Microstructure and crystallographic orientation (texture) in dual-phase Ti-6Al-4V materials is controlled by thermomechanical processing during manufacture, offering a unique combination of properties to tailor the performance requirements of aerospace components. Nevertheless, material evolution is difficult to predict in dual-phase alloys, due to complex multi-scale interactions between the α (hexagonal-close-packed, hcp) and β (body-centred-cubic, bcc) phases, occurring during both deformation and phase transformation. In this project, we aim to improve our understanding and the predictions of processing simulations by studying the deformation of these alloys in-situ, observing microstructure evolution throughout entire thermomechanical cycles.
We are currently developing in-situ experiments using synchrotron X-ray diffraction (SXRD), using new simulation rigs, to provide time-resolved data that will be used to measure the dynamic interactions and micromechanical properties of the two phases. To date, SXRD experiments have been conducted at the Diamond Light Source’s I12:JEEP beamline and DESY’s P07(HEMS) beamline, using novel setups with an electro thermal mechanical tester (ETMT) and a deformation dilatometer, able to deform Ti-6Al-4V samples in either uniaxial tension and compression, at high temperature (850ºC – 1000ºC), whilst continuously monitoring diffraction ring patterns on a fast acquisition 2D detector.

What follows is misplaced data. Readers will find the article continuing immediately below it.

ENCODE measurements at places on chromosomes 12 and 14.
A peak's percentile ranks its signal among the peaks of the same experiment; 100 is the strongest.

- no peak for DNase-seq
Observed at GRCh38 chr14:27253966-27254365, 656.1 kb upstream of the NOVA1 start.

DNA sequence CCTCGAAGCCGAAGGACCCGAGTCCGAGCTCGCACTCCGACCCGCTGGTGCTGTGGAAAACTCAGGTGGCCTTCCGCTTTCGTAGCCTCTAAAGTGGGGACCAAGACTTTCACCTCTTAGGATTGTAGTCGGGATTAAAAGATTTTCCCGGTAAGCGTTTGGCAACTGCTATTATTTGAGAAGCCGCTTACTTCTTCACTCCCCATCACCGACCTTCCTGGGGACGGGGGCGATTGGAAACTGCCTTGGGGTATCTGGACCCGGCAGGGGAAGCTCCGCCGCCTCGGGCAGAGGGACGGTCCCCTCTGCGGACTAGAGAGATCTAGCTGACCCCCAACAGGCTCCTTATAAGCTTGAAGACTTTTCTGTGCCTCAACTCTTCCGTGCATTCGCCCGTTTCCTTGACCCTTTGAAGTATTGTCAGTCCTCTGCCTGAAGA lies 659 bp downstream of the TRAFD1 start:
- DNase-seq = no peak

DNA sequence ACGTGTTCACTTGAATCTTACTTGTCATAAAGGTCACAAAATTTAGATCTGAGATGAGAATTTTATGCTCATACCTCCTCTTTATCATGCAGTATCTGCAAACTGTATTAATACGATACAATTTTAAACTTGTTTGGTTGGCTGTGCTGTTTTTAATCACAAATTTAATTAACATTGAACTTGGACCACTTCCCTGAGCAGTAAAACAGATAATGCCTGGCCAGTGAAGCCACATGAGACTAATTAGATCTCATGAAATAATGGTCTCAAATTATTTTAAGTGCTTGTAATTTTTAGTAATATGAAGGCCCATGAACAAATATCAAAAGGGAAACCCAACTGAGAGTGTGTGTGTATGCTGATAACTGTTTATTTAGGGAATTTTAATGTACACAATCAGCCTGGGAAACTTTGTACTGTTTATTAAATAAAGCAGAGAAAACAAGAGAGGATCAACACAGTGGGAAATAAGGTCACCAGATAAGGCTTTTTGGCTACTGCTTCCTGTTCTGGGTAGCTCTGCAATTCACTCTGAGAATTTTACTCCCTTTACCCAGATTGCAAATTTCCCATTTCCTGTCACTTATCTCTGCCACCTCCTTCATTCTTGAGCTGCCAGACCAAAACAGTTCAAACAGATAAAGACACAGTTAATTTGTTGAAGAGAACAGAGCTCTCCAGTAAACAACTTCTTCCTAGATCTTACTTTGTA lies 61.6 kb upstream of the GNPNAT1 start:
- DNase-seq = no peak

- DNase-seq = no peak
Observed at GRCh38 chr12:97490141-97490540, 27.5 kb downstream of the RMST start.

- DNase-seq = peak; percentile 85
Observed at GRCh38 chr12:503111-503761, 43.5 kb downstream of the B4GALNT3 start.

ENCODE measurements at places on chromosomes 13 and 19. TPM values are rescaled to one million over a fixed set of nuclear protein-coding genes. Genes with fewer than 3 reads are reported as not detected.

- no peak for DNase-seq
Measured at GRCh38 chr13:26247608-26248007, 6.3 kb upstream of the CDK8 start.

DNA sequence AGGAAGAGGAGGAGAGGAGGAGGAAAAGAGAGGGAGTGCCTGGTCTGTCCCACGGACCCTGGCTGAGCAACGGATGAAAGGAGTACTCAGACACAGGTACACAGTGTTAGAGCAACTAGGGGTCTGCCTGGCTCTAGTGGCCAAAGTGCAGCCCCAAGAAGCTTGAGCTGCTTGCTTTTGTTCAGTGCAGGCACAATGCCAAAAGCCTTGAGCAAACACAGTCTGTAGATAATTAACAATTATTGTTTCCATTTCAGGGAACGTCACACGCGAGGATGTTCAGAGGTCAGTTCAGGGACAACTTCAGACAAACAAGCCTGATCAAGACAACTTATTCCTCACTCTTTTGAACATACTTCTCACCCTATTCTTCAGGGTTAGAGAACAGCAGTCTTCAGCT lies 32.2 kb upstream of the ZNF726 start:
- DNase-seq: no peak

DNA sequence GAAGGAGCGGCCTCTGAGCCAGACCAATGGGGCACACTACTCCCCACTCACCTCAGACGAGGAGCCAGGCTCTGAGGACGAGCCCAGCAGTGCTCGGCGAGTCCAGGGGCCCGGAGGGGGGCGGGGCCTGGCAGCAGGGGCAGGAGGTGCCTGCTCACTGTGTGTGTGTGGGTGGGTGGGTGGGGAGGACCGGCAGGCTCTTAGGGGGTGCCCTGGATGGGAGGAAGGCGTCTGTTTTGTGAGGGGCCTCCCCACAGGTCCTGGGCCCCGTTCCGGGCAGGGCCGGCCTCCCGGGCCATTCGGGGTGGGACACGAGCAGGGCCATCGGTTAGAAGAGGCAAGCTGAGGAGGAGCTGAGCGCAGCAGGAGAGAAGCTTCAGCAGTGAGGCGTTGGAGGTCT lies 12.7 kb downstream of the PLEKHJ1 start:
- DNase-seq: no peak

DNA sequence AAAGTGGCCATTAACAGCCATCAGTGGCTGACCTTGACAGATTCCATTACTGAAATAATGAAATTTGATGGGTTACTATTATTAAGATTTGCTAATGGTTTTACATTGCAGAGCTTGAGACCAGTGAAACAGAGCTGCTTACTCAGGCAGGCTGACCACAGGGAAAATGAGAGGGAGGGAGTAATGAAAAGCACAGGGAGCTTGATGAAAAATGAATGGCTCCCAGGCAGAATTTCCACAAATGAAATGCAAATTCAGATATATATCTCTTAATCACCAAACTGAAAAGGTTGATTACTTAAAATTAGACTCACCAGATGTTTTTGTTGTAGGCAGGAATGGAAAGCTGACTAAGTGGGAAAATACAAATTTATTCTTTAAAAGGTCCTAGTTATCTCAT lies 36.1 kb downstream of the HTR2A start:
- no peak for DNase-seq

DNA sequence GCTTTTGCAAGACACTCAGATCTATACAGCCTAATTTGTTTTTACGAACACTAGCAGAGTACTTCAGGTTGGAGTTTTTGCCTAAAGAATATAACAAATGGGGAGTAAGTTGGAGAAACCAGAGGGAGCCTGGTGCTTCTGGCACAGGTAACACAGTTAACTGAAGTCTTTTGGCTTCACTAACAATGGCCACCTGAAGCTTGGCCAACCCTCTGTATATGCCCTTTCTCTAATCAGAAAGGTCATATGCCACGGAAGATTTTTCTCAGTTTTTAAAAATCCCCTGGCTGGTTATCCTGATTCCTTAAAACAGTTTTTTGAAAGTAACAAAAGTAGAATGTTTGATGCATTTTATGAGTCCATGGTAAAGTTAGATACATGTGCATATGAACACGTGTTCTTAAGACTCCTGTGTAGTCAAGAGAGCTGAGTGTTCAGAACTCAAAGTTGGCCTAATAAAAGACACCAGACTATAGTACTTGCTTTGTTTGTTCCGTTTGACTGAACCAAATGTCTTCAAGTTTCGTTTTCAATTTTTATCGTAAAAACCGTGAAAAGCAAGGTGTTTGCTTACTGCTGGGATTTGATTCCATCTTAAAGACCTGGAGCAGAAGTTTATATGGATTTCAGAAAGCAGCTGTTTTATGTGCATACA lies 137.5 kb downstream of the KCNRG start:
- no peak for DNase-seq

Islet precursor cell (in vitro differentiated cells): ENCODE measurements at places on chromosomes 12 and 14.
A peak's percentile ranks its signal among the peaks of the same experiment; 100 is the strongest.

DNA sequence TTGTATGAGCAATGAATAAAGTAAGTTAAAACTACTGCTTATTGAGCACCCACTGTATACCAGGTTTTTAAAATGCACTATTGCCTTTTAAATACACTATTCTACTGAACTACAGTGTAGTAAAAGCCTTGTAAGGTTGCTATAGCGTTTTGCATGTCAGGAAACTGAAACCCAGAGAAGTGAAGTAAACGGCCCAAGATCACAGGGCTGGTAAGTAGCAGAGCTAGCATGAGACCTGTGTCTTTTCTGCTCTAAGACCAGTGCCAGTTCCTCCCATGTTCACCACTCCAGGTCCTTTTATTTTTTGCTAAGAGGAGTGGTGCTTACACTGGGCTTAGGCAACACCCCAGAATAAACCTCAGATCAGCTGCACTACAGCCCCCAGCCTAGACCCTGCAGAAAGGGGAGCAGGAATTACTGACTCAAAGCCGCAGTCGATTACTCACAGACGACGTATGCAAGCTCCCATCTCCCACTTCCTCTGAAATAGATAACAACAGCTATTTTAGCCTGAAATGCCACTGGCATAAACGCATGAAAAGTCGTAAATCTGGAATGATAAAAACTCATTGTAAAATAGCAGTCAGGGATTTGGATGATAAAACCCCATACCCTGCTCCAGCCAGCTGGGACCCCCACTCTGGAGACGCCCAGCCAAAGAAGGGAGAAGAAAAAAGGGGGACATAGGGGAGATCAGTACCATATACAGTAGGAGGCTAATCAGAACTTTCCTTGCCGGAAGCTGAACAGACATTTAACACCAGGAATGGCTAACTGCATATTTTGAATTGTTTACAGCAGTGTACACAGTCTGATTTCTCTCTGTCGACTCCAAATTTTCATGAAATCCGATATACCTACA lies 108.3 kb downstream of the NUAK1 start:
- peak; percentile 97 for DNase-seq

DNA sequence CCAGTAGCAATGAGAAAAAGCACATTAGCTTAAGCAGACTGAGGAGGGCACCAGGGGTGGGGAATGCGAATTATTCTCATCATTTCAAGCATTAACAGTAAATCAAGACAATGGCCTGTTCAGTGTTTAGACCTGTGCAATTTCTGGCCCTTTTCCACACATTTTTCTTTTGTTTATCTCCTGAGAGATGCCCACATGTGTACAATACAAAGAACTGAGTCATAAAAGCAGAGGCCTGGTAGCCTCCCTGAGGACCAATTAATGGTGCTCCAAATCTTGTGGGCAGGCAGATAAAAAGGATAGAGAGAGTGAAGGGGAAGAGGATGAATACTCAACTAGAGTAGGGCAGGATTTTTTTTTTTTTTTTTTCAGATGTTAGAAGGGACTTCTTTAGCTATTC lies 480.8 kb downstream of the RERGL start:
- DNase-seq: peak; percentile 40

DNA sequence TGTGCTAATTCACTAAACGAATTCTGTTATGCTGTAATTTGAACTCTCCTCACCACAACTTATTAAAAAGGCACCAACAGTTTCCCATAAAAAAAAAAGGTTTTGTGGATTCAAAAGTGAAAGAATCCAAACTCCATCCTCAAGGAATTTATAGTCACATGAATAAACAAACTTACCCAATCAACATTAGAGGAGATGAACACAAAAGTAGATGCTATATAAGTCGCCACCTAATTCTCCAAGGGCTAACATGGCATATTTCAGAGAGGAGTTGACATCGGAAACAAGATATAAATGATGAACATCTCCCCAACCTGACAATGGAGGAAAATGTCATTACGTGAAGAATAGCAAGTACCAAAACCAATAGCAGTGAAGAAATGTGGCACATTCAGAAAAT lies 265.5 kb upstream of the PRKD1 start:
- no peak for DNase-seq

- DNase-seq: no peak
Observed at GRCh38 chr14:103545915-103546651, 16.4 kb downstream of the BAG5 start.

The determination of internal elastic lattice strain evolution, dynamic phase transformation and grain reorientation, is being supported through the development of new data analysis scripts in the Python computing environment. This includes xrdfit, a new Python package for automating single peak profile fitting, and an MTEX/MATLAB extension for a Fourier-based intensity fitting method that can automate texture calculation, able to provide accurate and reproducible measurements through the batch-processing of many thousands of diffraction pattern ring images. These SXRD results will now be combined with FE models of the tests, to correlate the evolution of micromechanical properties and texture changes with the exact deformation conditions experienced at the centre of the samples.
The long-term goal in LightForm is to use these in-situ results to establish physically-based predictive microstructure evolution models, to enable optimisation of the fabrication route and support tailoring the properties of two-phase Ti alloys to meet the demands of the aerospace industries.